Friday, July 18, 2014

What Are the Things to be Checked Before Buying a Flat or Apartment in India?

Real estate business has flourished much in India now. Both individual builders and real estate companies are active in most of the cities of India, especially those having a population of 100,000 or above.

Flats (sometimes also called apartments) in high rise buildings have now become common in the Indian cities just as in the highly populated cities of the world. Indians, especially the well educated and well earning middle class have accepted the culture of living in apartment homes in high rise buildings. 

More and more new features are offered by the builders and developers of flats to woo the customers. Depending on the city, location, construction features and luxuries as provided, buying a flat in India costs any thing between Rs.2000 to Rs.20,000 per sq.ft living space. While the cost of construction is more or less similar throughout India with a variation of  of say, 10-20 % from the average, the exorbitant margins above that exist in some localities and cities due to the high cost of land and its future escalation potential. 

Flats having 2 bedrooms, one common living and dining hall, one kitchen with 2 bathrooms are commonly designated as 2BHK types and those having 3 bedrooms, hall and kitchen are called 3BHK types. These are the most common types. These flats may or may not have additional facilities like additional utility space, an extra bath room, one or two or three balconies, etc. Floor area (also called carpet area) of bed rooms typically vary from a low of 100 sq.ft to a medium of 144 sq.ft  to a high of 156 sq.ft. Carpet areas of halls typically vary from 180 sq.ft to 420 sq.ft and kitchen areas vary from 48 sq.ft to 100 sq.ft. Bathroom sizes vary from 30-48 sq.ft.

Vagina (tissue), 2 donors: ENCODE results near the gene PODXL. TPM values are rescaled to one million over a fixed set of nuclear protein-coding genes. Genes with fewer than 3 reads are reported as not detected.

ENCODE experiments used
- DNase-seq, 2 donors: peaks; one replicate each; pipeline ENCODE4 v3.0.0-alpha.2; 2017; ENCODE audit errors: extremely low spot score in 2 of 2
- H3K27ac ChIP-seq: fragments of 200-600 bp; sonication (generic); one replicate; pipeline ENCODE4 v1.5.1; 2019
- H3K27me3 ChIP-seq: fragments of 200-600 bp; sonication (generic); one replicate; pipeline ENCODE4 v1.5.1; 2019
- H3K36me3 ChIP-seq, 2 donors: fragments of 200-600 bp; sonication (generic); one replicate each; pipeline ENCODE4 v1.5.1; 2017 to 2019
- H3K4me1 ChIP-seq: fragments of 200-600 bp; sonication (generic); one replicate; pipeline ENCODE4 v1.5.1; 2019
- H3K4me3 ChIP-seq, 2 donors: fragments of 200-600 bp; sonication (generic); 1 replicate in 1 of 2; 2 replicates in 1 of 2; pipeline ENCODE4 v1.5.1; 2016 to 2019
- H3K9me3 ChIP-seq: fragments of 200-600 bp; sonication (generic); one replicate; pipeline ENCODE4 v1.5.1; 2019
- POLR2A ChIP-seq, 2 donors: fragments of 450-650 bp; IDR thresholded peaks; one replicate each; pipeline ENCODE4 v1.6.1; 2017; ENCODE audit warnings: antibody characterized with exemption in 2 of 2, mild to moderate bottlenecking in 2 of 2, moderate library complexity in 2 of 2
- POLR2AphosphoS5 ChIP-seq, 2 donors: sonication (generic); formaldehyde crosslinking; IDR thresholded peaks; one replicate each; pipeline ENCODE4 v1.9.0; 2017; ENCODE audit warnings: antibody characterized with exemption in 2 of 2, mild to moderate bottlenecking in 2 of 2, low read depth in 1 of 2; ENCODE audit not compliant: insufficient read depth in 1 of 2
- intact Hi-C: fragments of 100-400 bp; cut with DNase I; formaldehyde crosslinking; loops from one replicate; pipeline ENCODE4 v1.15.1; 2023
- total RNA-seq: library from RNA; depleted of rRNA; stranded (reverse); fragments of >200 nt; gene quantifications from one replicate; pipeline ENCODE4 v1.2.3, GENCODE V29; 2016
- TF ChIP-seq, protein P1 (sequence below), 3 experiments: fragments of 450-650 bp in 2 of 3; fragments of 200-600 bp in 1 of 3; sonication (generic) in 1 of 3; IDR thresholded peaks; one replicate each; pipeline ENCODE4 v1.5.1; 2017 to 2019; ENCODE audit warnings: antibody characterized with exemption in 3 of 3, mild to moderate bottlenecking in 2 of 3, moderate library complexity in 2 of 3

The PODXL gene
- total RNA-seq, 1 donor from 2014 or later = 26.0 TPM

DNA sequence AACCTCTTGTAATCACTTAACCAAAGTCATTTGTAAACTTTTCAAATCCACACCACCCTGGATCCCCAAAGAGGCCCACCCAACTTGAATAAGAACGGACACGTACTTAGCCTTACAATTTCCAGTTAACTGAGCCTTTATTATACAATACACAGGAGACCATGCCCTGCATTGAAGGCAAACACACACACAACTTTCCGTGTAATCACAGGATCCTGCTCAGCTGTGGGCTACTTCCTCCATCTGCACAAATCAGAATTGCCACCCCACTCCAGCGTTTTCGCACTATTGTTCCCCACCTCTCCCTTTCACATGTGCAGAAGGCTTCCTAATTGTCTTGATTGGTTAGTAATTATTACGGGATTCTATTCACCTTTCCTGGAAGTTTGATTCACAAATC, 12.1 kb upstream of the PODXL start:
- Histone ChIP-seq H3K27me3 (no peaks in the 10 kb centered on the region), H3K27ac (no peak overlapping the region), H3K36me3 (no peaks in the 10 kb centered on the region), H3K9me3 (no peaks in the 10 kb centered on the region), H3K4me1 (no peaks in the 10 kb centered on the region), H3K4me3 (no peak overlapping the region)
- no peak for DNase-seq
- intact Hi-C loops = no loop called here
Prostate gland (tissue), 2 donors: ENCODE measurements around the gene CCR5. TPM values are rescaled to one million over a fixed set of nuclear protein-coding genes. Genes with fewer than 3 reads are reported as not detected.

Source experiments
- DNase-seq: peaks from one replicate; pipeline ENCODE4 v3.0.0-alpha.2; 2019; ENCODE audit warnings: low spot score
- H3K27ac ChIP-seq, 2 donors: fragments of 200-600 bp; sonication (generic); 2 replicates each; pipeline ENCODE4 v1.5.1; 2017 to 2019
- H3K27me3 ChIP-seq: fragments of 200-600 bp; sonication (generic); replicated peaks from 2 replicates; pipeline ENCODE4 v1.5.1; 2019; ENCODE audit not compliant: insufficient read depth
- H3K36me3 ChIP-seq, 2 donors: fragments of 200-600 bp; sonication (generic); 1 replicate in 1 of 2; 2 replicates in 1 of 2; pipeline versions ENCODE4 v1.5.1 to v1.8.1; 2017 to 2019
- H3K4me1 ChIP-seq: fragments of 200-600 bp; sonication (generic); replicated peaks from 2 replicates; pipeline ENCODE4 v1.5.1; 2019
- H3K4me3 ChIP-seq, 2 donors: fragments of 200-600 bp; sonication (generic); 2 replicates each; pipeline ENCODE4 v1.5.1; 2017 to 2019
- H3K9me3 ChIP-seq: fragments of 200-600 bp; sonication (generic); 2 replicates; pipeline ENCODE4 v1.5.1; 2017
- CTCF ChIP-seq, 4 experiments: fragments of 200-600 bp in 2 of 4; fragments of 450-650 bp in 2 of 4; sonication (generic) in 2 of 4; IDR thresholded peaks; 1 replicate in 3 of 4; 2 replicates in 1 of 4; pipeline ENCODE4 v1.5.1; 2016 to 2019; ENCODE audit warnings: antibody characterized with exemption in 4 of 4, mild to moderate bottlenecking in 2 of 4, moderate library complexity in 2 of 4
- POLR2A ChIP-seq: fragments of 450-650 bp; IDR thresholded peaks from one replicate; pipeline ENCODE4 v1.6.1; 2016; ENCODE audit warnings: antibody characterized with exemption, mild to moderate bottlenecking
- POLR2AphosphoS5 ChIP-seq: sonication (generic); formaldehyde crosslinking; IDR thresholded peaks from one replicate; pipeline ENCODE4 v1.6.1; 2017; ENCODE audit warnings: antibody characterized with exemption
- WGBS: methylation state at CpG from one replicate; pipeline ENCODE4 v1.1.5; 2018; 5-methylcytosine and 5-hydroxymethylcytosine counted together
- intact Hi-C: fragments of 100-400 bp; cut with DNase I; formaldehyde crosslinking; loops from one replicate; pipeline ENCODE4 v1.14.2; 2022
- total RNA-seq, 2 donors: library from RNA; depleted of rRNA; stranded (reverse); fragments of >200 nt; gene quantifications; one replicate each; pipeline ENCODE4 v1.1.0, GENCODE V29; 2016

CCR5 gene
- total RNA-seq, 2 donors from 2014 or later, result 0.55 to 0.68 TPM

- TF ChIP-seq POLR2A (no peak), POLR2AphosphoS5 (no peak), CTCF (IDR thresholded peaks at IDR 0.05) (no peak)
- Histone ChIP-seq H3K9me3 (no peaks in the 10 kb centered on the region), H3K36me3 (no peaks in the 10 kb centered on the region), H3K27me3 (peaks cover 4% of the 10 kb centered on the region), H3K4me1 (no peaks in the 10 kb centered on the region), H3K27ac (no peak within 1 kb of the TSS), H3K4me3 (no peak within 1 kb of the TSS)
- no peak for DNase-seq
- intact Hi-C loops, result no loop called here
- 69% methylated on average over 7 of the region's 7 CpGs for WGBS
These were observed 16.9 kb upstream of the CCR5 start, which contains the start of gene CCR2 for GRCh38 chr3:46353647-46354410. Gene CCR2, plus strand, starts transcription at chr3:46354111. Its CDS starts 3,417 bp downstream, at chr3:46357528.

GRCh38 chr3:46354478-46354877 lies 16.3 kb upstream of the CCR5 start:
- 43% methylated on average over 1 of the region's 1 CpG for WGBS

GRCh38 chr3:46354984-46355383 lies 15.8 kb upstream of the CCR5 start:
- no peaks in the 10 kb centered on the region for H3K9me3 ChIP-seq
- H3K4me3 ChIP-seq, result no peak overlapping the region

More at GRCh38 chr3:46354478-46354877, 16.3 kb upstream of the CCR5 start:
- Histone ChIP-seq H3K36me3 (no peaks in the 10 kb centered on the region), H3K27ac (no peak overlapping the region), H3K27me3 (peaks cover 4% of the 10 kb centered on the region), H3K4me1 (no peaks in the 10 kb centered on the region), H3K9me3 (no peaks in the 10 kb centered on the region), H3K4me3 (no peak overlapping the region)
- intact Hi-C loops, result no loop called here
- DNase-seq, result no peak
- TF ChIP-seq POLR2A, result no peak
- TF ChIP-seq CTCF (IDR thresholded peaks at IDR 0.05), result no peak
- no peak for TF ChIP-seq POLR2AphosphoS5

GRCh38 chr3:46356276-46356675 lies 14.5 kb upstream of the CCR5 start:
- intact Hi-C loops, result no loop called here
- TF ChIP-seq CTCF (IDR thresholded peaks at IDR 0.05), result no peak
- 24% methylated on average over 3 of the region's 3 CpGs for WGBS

The best way to understand the size of the flat is to measure its carpet area (the internal usable space excluding the walls, ventilation or pipe shafts). The carpet area of a 2BHK flat may vary from 550-900 sq.ft while that of a 3BHK flat may be between 650-1250 sq.ft. However, builders normally adopt other yardsticks to designate the area of the flat. Sometimes, the flat area is indicated as the built up area ( which is the overall outer area including the walls). At times it is indicated as the super built up area which includes the built up area plus an apportioning of all the common areas in the building divided among the total number of flats. The super built up area of a flat having a carpet area of 550 sq.ft could then be easily indicated as having 750 sq.ft which would be difficult for the buyer to verify.